Archive › January, 2012

WordPress Security Tips

Oftentimes, when a customer complains of their site being defaced or infected with malware, we will investigate and discover that they are using a CMS such as WordPress. The danger in using these packages, from a security standpoint, is that they are so common as to make a large target for malware writers. Combine this with their support for third-party add-ons and the rapid speed of development, and it’s easy to see how vulnerabilities can creep in.

If you’re looking for a quick and dirty security intro, here it is — Update, update, update. Check release notes for any vulnerability fixes; if you see any, it’s time to upgrade. In addition, audit your plug-ins. Third-party add-ons are often not checked as thoroughly as the core code. Just because a plug-in is popular doesn’t mean that it’s secure.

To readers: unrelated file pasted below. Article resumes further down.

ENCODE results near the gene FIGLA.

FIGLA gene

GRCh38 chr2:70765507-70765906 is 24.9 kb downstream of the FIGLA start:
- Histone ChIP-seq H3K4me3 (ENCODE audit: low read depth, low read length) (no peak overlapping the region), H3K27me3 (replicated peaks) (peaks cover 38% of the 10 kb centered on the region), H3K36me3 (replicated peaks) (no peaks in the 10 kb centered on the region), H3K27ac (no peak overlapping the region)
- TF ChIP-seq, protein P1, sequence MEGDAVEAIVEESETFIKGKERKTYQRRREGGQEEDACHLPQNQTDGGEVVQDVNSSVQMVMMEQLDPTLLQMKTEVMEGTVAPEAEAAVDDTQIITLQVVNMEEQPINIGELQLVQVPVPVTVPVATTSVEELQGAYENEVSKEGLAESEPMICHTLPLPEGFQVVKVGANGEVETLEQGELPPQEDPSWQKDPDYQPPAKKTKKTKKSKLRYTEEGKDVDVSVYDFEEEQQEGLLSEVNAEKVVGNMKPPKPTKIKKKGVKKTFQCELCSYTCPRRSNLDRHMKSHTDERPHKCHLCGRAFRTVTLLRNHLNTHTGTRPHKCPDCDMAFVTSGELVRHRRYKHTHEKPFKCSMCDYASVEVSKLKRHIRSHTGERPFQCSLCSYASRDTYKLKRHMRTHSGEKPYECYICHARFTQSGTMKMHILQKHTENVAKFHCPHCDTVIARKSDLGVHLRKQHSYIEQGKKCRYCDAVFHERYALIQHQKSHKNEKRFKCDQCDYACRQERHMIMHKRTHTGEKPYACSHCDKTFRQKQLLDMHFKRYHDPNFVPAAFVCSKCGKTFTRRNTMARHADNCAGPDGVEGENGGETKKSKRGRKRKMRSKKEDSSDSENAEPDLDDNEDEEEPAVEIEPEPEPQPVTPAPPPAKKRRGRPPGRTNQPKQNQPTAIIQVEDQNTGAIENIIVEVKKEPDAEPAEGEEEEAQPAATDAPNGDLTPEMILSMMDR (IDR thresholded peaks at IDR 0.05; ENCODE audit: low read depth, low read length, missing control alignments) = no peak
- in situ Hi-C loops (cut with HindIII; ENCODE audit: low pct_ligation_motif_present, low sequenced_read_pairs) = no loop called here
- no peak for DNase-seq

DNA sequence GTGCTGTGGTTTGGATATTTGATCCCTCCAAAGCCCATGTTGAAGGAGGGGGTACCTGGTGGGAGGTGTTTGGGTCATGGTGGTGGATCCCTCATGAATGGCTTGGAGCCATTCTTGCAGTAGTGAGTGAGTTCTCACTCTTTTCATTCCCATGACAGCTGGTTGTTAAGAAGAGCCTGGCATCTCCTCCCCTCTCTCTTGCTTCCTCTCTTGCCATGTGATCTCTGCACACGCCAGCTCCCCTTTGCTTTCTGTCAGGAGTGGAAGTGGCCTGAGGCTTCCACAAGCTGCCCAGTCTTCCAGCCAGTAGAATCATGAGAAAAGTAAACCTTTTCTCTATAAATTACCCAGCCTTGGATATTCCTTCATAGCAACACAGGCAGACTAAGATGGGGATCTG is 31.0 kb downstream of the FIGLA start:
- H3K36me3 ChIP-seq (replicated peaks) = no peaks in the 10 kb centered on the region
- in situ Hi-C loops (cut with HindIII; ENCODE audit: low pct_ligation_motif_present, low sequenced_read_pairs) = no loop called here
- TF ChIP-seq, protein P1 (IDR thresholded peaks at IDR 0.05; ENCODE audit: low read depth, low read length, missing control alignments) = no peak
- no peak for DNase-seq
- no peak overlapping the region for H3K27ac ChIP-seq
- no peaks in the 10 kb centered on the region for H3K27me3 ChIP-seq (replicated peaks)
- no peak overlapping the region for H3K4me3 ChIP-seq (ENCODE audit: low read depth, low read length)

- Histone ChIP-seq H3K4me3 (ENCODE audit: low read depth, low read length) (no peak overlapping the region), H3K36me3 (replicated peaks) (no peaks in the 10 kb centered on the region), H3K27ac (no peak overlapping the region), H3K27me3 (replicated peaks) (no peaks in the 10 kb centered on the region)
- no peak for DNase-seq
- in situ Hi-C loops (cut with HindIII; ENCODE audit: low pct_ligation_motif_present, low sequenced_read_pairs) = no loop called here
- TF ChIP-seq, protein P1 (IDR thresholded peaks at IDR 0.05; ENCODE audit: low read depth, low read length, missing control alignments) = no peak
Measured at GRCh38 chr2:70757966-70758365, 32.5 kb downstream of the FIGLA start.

Having said that, when it comes to more comprehensive information specific to WordPress, we’d prefer to direct you to the experts:

http://codex.wordpress.org/FAQ_My_site_was_hacked
http://wordpress.org/development/2009/09/keep-wordpress-secure/

As always, we welcome your questions and feedback!

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Get Server CPU Usage of A Specific User

Suppose your user name is jimgreen and you can run the following command to get a very specific CPU usage of it in real time:

top -b -n 1 -u jimgreen | awk 'NR>7 { sum += $9; } END { print sum; }'

You can even further capture the usage metric in PHP and do conditional actions:
$usage = shell_exec("top -b -n 1 -u jimgreen | awk 'NR>7 { sum += $9; } END { print sum; }'");
Now $usage contains the CPU usage of the user jimgreen.

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